Gaming in 2018 had its high points and it had its low points, but no one can deny that it was an exciting year for gaming. We were treated to thrilling titles like God of War, Red Dead Redemption 2 and Spider-Man, all of which earned high praise from gamers and critics alike while defying the games as a service model that continues to dominate the gaming landscape. No game is evidence of that trend so much as Fallout 76, 2018’s multiplayer-only iteration on its typically single player franchise. Nintendo seemed to falter after its breakout year in 2017, releasing almost no exciting titles on its new home-mobile console hybrid except for the divisive Pokemon Let’s Go games, though they slid in Super Smash Bros Ultimate just under the finish line, punctuating 2018 with one of the most embraced games of the year. Through its ups and downs, 2018 developed a strong identity: as some games pioneered ways to give gamers what they wanted, others found new ways to implement anti-consumer practices.
So where does 2019 stand? Which patterns are we seeing continue, and which chains are we seeing broken? It’s a hard question to answer. In a lot of ways, it still feels like 2019 has only just begun. But in reality, we’re deep into the first quarter of the year. There have been some stand-out titles in the first three months of 2019, and they vary widely. Kingdom Hearts III arrived after years of anticipation, while Apex Legends emerged seemingly out of nowhere, though it appears to have left the Titanfall franchise in its dust. Amid controversy and bugs but still persistent hype, EA released Anthem, an online-only Iron Man romp. Metro Exodus brought the Russian subway horror franchise into the current gen, and Resident Evil fans were treated to a well-received remake. The Division 2 is highly anticipated, and many more games loom on the horizon.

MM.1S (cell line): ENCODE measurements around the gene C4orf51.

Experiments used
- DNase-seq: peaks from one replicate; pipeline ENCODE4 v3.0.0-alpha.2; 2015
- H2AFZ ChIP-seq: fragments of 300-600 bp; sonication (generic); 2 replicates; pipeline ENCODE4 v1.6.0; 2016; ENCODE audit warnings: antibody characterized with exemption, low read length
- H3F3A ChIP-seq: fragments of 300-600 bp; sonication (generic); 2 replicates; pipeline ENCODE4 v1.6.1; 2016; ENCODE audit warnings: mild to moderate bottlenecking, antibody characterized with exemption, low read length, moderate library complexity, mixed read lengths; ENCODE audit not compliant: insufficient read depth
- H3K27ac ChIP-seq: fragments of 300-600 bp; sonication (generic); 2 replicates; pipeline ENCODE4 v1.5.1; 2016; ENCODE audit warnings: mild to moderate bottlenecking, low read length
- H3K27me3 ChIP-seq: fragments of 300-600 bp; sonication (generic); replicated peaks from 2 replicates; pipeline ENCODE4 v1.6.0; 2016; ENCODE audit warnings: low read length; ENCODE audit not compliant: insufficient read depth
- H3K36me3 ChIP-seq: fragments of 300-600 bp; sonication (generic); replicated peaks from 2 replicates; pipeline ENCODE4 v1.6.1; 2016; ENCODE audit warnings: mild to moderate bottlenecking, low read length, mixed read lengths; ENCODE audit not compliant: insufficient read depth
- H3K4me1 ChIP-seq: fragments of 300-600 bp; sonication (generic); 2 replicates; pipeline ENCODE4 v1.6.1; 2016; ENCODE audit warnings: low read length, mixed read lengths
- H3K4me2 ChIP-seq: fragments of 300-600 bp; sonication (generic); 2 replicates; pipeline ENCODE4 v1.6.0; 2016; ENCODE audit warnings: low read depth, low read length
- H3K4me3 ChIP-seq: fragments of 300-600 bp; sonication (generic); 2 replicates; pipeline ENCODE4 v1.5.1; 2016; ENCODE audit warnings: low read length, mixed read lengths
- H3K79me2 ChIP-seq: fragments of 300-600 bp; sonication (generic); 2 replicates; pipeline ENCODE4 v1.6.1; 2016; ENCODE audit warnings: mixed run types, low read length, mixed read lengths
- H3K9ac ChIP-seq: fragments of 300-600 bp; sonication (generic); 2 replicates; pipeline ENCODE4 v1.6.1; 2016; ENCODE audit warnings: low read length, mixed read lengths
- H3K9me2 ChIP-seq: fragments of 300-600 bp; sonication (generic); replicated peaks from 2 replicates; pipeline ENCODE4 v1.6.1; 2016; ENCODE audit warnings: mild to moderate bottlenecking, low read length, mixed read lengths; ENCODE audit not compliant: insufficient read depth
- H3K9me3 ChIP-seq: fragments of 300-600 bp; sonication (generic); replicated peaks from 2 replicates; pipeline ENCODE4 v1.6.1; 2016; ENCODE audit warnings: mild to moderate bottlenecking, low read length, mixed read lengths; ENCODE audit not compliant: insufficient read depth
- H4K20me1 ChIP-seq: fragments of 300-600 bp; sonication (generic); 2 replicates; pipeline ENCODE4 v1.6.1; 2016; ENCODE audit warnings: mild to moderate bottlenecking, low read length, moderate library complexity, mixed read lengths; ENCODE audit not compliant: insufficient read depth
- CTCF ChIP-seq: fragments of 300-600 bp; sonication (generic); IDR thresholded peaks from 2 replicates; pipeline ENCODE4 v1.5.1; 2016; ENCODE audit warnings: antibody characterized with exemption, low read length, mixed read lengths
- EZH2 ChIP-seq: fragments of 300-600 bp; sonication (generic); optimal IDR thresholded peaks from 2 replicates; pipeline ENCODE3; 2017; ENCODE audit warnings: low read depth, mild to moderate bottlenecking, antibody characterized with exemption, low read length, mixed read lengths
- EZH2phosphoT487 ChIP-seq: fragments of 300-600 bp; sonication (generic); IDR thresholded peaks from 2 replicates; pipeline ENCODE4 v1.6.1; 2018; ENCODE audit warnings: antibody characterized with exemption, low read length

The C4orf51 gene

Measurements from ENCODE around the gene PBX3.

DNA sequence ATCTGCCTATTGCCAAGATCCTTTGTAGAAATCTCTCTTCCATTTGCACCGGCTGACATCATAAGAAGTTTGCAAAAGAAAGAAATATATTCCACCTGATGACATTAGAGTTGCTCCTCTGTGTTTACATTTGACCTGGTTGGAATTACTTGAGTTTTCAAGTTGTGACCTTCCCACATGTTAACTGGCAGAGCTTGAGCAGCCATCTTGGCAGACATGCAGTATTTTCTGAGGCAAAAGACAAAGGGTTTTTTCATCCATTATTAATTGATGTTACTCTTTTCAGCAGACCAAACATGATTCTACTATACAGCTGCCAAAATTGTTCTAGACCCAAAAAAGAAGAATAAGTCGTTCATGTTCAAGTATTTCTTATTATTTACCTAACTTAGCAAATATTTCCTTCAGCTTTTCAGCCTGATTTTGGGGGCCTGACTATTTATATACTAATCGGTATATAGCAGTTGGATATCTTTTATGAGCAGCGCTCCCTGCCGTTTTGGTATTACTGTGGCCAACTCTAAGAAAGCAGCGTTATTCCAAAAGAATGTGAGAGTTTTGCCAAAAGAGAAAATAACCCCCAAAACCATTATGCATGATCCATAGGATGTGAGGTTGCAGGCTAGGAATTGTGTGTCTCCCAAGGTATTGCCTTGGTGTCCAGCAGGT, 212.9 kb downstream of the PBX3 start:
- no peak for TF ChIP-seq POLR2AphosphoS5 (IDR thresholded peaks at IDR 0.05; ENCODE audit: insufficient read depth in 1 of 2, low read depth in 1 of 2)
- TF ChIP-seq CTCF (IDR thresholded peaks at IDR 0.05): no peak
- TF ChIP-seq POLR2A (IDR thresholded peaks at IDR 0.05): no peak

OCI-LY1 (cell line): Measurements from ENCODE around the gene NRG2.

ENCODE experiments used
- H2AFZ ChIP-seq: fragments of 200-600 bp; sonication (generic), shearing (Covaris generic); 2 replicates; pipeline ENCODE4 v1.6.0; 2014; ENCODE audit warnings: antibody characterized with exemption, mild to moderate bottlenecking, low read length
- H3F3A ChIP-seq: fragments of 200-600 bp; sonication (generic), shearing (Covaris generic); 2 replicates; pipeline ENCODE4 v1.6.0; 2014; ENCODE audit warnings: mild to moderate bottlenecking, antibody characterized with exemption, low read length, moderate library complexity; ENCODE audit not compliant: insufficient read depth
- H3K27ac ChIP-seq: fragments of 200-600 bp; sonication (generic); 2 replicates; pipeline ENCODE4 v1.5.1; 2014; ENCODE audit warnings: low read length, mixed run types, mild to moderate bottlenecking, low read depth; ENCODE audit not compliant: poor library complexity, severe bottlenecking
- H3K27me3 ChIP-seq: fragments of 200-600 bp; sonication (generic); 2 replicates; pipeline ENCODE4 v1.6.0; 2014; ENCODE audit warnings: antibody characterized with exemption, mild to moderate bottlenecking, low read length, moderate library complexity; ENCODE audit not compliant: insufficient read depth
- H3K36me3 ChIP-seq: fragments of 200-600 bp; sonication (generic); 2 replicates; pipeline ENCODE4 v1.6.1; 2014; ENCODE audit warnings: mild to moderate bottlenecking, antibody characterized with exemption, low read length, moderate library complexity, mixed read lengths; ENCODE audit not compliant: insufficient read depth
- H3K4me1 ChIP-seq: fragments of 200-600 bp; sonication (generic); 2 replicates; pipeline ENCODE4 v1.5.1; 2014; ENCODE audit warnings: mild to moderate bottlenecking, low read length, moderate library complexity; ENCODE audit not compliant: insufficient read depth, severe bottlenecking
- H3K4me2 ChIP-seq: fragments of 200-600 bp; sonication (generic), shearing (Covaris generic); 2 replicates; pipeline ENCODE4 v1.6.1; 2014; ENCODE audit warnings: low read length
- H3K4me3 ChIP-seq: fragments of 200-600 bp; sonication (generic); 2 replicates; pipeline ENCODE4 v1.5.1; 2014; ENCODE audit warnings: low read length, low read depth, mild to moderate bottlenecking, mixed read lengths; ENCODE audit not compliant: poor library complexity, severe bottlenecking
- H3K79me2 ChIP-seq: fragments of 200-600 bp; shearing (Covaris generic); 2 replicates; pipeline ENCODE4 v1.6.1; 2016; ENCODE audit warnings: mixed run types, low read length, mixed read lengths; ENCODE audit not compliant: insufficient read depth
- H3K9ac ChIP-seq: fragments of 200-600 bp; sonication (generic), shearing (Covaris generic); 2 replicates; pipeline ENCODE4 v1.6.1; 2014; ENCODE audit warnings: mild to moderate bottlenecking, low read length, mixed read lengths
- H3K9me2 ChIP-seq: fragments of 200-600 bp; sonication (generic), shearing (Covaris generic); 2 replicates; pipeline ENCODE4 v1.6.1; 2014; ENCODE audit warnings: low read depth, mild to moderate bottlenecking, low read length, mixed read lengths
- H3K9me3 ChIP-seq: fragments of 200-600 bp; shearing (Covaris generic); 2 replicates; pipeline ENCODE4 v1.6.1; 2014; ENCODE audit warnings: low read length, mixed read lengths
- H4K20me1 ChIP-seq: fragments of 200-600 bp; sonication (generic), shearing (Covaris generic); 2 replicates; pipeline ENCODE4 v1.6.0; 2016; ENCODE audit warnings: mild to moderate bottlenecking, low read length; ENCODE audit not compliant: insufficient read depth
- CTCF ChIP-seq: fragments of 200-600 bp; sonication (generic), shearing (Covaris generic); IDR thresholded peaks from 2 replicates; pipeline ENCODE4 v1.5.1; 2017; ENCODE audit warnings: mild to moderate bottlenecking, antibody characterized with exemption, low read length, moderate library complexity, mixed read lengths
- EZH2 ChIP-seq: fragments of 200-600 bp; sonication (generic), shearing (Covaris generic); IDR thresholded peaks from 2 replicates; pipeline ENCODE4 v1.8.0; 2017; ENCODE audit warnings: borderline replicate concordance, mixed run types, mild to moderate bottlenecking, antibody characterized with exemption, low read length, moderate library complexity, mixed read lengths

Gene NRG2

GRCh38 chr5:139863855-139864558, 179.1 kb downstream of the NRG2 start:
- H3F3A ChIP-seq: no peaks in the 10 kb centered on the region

But somehow, it still feels like we are still waiting for the other shoe to drop. I find myself impatiently looking ahead for the Big Game of 2019. From what we’ve seen so far, though, early 2019 is not very different from last year. Much like how the Battle Royale format was iterated on by various different companies, each trying to put their own spin on it, Anthem seems to be a rather big-budget attempt by EA and BioWare to enjoy some of the looter-shooter success acclaimed by Destiny 2. While it would be unfair to call Anthem a rip-off or a cash-grab on par with Fortnite abandoning its main game to completely dominate the battle royale genre, the javelin-flying squad shooter is a sign of the times. Released with bugs and with the promise of future improvements and content, Anthem is the natural continuation of gaming in the 2010’s.
Apex Legends is probably the game that has most defined the first quarter of 2019. It’s a battle royale game with randomized loot boxes, purchasable cosmetics, and elements obviously “inspired” by already-established successes (in this case, Fortnite and Overwatch). Not only that, but it has explicitly replaced Titanfall 3, a title many gamers were looking forward to with anticipation. On paper, Apex Legends should have been torn apart. Instead, it has blown up and became one of the most popular games of the year, even rivaling the Twitch viewership of the very games it took inspiration from. Through its rewarding gameplay loop, dynamic mobility, and innovative communication system, it has become a point of comparison, leading gamers to point at the long-neglected faults of our current titanic titles and ask-- “Why?” This new free-to-play title is more than just a competitor in the game; it’s actively changed the game, and you can believe that if games like Overwatch and Fortnite don’t take notes from Apex, they’re going to hurt.
The fact that the highest profile release of 2019 was a surprise free-to-play battle royale title is pretty telling and, while I enjoy Apex, I can’t help but feel like 2019 hasn’t hit its stride yet. I’m still waiting for a game that can rival the end-of-year quarter 4 releases that blew my mind. Pokemon Sword and Shield are on the horizon, and Animal Crossing 2019 is coming… maybe? We’re only three months in, so there are still plenty of opportunities for game developers to surprise and thrill us with new announcements and releases, but so far, 2019’s games-- the good, the bad, and the ugly-- have mostly not made a big splash yet.